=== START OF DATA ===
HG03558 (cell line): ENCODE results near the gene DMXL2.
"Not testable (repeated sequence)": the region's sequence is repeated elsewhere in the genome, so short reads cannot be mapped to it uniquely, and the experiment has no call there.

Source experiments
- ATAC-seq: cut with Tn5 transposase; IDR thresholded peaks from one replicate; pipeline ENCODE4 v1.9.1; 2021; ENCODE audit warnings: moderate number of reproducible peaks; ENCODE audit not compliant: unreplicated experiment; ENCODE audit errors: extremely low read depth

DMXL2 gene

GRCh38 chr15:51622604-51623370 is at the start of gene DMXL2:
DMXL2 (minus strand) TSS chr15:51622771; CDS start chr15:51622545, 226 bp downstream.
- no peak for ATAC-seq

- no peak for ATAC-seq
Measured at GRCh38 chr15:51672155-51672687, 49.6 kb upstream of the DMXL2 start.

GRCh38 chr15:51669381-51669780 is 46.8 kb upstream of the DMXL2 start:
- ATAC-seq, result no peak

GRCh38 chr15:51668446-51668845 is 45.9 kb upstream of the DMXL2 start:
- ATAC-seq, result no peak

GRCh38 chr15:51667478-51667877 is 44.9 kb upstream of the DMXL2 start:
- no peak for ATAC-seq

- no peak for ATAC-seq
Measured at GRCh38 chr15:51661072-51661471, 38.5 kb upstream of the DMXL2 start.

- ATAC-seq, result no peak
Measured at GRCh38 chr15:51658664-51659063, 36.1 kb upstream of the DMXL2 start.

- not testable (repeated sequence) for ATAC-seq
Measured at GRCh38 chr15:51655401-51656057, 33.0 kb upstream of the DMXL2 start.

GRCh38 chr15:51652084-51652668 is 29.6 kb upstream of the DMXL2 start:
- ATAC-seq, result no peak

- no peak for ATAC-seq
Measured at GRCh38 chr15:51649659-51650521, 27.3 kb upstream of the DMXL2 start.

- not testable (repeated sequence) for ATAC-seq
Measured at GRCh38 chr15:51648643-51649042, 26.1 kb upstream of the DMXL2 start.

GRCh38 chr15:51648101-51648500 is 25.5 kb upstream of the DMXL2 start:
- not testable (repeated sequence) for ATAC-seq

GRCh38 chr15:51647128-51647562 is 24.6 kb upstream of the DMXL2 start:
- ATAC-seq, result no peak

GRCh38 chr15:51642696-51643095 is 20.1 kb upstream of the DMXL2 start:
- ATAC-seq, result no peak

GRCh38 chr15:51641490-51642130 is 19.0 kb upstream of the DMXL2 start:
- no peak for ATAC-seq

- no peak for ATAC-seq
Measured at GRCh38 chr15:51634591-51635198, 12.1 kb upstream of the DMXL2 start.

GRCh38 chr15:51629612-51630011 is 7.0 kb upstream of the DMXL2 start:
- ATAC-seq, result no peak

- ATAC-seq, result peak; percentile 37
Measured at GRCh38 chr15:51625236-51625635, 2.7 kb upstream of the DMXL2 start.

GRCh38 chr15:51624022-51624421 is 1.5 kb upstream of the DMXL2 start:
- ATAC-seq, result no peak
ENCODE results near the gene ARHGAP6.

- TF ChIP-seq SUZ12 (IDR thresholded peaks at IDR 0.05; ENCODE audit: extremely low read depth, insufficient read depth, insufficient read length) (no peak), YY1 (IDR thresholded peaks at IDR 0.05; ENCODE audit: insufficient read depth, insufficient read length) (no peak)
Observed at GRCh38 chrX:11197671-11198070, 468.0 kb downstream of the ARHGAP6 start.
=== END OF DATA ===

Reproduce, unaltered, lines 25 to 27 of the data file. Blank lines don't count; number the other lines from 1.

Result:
- no peak for ATAC-seq
Measured at GRCh38 chr15:51649659-51650521, 27.3 kb upstream of the DMXL2 start.

- not testable (repeated sequence) for ATAC-seq